The good weather is here, and as the age old saying goes, “summertime… and the living’s easy.”
And while there exists many treasurable moments to kick back and soak up some good ole’ fashioned, outdoor fun (by way of hiking, swimming, yard work, tossing the ball around, or just hanging around the fire pit), a piece of reality as it exists today is the abundant growth of the tick population that has boomed in recent years.
What does that mean for you? Well, while the living may be easy, we do need to make a conscious effort to give ourselves, our kids, and our pets a good once over to make sure those pesky little insects aren’t latched into our body somewhere. They’re not always easy to spot and the potential risks associated with tick bites can be serious, so a good thorough check is imperative to your general health.
On average, an estimated 30,000 people are infected by tick bites each and every year. That’s no small number. The general thinking in years past is that the existence of ticks is more prevalent in late summer and early fall. However, this season it’s different. Due to New England’s mild winter (this year and last), ticks have actually come out much earlier. While bites from most ticks don’t carry diseases, or cause serious health problems, it’s still important to be aware of the risks ticks pose and consult a medical professional if needed.
Below are key steps you can take to prevent tick bites and some advice on how to recognize if a bite could turn into a potential health risk:
1. Know where ticks live.
Generally, ticks prefer to reside in and around moist and humid environments, including wooded and grassy areas. As a result, ticks may attach to you during outdoor activities – such as walking through brush or leaves.
2. Use a repellent.
When choosing a tick repellent, be aware of the safety parameters associated with each. Repellents containing 20% or more DEET can be applied directly to the skin and protect against insects for several hours. Products that contain permethrin cannot be used on the skin, but can be used on boots, clothing and camping gear.
3. Wear long pants and shirts.
Covering up can prevent ticks from latching on to skin, so wear long pants and sleeves as appropriate. Ticks are generally the size of a poppy seed, so wearing lighter colors can help you spot ticks sooner.
How to check
After enjoying your time outdoors (because our intent is not to scare you from going outside…), make the effort to check these parts of the body for ticks:
1. Under the arms
2. In and around the ears
3. Inside the belly button
4. Back of the knees
5. In and around all head and body hair
6. Between the legs
7. Around the waist
TREATMENT & EVALUATION
If you do find a tick, you’ll want to remove it as quickly as possible. Ticks attached from the skin for less than 24 hours are much less likely to transmit Lyme or other tickborne illness. Here’s how to remove a tick:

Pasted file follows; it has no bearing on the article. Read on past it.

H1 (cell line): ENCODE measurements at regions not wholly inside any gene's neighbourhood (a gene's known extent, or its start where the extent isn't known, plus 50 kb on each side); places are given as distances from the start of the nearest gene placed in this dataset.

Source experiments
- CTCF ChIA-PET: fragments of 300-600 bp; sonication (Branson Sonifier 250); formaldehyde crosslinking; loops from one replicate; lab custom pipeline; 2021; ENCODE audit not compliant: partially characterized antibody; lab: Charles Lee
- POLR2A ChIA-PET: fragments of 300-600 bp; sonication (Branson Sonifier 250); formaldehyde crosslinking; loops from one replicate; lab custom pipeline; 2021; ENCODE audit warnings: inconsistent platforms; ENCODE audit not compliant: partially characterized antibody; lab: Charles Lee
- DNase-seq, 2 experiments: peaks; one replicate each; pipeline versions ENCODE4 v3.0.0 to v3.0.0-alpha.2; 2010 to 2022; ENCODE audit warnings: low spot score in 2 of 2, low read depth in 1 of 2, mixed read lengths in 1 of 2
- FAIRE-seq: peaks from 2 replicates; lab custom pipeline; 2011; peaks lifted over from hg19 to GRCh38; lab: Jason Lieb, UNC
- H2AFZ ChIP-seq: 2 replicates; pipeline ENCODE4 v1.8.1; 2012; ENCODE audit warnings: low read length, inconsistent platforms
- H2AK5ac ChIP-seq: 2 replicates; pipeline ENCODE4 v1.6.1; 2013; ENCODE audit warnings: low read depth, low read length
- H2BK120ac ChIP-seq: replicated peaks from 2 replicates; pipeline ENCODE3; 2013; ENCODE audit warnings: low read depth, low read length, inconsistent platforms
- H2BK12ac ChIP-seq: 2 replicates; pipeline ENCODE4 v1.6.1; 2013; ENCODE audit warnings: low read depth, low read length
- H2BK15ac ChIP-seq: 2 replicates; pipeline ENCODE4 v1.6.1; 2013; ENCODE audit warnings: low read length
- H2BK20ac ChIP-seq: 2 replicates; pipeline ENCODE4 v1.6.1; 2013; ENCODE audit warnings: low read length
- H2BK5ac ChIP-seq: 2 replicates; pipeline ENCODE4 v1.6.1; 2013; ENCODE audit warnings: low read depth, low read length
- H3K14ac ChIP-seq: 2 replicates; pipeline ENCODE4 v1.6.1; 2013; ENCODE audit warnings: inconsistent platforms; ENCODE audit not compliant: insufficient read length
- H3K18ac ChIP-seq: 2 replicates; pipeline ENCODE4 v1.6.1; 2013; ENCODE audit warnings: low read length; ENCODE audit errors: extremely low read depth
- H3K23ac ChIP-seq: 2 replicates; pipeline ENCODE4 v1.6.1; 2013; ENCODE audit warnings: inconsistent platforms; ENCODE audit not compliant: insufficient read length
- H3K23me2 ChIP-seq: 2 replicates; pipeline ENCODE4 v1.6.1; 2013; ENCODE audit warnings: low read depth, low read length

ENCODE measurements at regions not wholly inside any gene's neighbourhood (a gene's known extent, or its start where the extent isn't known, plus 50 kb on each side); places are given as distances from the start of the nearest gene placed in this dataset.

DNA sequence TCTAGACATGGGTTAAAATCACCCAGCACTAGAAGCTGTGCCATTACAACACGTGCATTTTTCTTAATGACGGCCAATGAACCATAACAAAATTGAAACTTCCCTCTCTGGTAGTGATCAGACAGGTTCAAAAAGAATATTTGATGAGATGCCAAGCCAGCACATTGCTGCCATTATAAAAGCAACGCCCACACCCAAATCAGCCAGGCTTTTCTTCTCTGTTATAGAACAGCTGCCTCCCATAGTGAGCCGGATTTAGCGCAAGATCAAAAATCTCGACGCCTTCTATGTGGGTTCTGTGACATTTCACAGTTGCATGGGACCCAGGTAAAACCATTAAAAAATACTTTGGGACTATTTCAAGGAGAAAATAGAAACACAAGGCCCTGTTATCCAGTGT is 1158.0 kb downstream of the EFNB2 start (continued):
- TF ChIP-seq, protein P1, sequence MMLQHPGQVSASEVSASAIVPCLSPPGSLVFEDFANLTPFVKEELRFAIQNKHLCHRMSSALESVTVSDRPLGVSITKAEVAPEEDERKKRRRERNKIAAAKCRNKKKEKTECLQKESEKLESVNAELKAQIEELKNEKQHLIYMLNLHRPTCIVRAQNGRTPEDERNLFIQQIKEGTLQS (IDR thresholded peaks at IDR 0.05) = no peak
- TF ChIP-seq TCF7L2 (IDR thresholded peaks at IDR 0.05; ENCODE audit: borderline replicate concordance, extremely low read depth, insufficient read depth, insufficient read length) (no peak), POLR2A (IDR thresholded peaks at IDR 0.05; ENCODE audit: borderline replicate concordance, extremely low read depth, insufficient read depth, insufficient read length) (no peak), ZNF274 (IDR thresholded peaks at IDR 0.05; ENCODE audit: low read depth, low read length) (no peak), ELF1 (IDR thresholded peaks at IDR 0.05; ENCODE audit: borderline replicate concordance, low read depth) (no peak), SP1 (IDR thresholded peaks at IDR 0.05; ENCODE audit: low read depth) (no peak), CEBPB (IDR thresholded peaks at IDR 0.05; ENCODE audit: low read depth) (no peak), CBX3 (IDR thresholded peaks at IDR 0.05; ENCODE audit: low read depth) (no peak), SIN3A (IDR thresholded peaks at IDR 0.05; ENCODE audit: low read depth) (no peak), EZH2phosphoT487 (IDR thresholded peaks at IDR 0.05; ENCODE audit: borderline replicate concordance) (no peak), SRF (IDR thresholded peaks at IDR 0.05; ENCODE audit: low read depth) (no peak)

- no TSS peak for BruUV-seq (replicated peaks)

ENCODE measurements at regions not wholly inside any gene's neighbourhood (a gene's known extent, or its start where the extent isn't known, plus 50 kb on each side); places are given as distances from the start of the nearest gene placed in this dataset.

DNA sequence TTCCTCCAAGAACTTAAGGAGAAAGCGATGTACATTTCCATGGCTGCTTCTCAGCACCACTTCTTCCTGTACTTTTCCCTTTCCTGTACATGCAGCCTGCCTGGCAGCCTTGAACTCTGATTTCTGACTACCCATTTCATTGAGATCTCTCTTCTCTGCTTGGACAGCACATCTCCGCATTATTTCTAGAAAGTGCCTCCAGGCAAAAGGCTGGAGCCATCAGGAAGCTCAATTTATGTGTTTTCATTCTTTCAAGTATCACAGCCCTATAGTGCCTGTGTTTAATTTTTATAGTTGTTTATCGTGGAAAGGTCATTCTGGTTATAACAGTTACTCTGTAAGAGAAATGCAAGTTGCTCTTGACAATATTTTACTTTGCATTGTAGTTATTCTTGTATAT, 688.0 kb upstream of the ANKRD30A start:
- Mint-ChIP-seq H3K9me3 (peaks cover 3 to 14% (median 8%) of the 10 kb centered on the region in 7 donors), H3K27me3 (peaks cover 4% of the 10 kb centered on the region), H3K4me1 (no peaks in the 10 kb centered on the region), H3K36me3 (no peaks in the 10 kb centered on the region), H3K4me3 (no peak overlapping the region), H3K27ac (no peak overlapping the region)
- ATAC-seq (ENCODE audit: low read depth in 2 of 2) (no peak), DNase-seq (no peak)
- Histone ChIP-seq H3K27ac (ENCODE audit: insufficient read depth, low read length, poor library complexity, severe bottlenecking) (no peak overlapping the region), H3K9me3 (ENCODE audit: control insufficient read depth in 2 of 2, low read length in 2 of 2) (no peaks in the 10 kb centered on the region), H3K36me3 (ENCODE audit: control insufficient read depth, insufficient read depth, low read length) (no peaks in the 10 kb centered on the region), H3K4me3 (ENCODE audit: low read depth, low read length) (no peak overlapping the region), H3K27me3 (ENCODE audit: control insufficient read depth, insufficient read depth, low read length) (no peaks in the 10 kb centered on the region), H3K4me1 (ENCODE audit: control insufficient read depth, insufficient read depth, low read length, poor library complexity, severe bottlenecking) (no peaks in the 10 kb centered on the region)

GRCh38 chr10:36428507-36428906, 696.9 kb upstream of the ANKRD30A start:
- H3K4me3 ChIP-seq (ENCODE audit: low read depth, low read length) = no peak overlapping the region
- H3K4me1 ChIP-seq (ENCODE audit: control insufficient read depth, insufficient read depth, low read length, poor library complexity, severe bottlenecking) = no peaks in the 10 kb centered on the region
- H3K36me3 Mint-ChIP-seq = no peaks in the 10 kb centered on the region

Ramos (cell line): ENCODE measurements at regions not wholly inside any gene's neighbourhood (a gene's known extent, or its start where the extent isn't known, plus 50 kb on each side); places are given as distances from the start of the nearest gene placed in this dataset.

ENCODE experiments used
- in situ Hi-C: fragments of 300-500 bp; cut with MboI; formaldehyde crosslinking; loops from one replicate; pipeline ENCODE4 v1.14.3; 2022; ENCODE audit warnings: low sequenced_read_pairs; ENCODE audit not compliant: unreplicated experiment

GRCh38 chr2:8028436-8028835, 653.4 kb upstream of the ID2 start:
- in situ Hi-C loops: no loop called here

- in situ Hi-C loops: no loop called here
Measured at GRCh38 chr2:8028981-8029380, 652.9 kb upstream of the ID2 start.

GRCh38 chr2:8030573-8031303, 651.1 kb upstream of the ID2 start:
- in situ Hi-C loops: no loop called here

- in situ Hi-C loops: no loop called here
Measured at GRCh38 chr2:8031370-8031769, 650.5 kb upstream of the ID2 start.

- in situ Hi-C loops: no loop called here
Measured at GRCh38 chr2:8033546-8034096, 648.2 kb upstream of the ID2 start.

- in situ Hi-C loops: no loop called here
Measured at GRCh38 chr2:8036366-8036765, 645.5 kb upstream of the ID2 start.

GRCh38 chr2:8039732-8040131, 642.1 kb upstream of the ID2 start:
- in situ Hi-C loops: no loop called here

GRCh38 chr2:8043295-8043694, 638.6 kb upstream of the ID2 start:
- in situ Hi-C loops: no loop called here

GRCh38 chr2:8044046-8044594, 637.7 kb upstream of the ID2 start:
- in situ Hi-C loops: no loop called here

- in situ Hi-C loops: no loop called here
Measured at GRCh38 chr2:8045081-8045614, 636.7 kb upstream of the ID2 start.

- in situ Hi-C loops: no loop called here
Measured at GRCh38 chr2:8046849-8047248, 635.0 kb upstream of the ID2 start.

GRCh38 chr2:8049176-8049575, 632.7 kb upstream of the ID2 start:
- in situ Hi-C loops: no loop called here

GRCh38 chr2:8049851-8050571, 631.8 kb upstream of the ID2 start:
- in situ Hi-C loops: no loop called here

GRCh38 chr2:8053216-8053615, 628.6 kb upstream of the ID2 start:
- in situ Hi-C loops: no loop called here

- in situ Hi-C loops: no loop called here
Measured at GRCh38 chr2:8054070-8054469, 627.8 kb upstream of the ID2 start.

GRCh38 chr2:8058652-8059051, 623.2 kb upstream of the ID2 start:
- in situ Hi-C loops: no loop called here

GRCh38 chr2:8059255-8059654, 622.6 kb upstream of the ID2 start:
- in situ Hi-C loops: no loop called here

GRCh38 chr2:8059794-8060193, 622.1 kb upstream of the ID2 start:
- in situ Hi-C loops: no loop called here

- Use fine-tipped tweezers to grasp the tick as close to the skin’s surface as possible.
- Pull upward with steady, even pressure. Don’t twist or jerk the tick; this can cause the mouth-parts to break off and remain in the skin. If this happens, remove the mouth-parts with tweezers. If you are unable to remove the mouth easily with clean tweezers, leave it alone and let the skin heal.
- After removing the tick, thoroughly clean the bite area and your hands with rubbing alcohol, an iodine scrub, or soap and water.
- Dispose of a live tick by submersing it in alcohol, placing it in a sealed bag/container, wrapping it tightly in tape, or flushing it down the toilet. Never crush a tick with your fingers.
If you develop of any of the below symptoms, you should visit a medical provider. The provider will evaluate the following before deciding on a course of treatment:
- Your symptoms
- The geographic region of the bite
- Additional diagnostic testing, depending on your symptoms and region of the bite
SYMPTOMS OF TICKBORNE ILLNESS
The most common symptoms of tick-related illnesses are:
Fever/chills: With all tickborne diseases, patients can experience fever at varying degrees and time of onset.
Aches and pains: Tickborne disease symptoms include headache, fatigue, and muscle aches. With Lyme disease you may also experience joint pain. The severity and time of onset of these symptoms can depend on the disease and the patient’s personal tolerance level.
Rash: Lyme disease, southern tick-associated rash illness (STARI), Rocky Mountain spotted fever (RMSF), ehrlichiosis, and tularemia can result in distinctive rashes. Click here for descriptions and photos of the different types of rashes
Even if you don’t recall finding a tick, it’s important to be aware of these symptoms and potential linkage to Lyme and other tickborne illness and consult a medical provider as soon as possible for diagnosis and potential treatment.
If you suspect you’re developing any of the above listed tickborne illness symptoms, you can visit your nearest ConvenientMD location to help diagnose and start treatment, if necessary.
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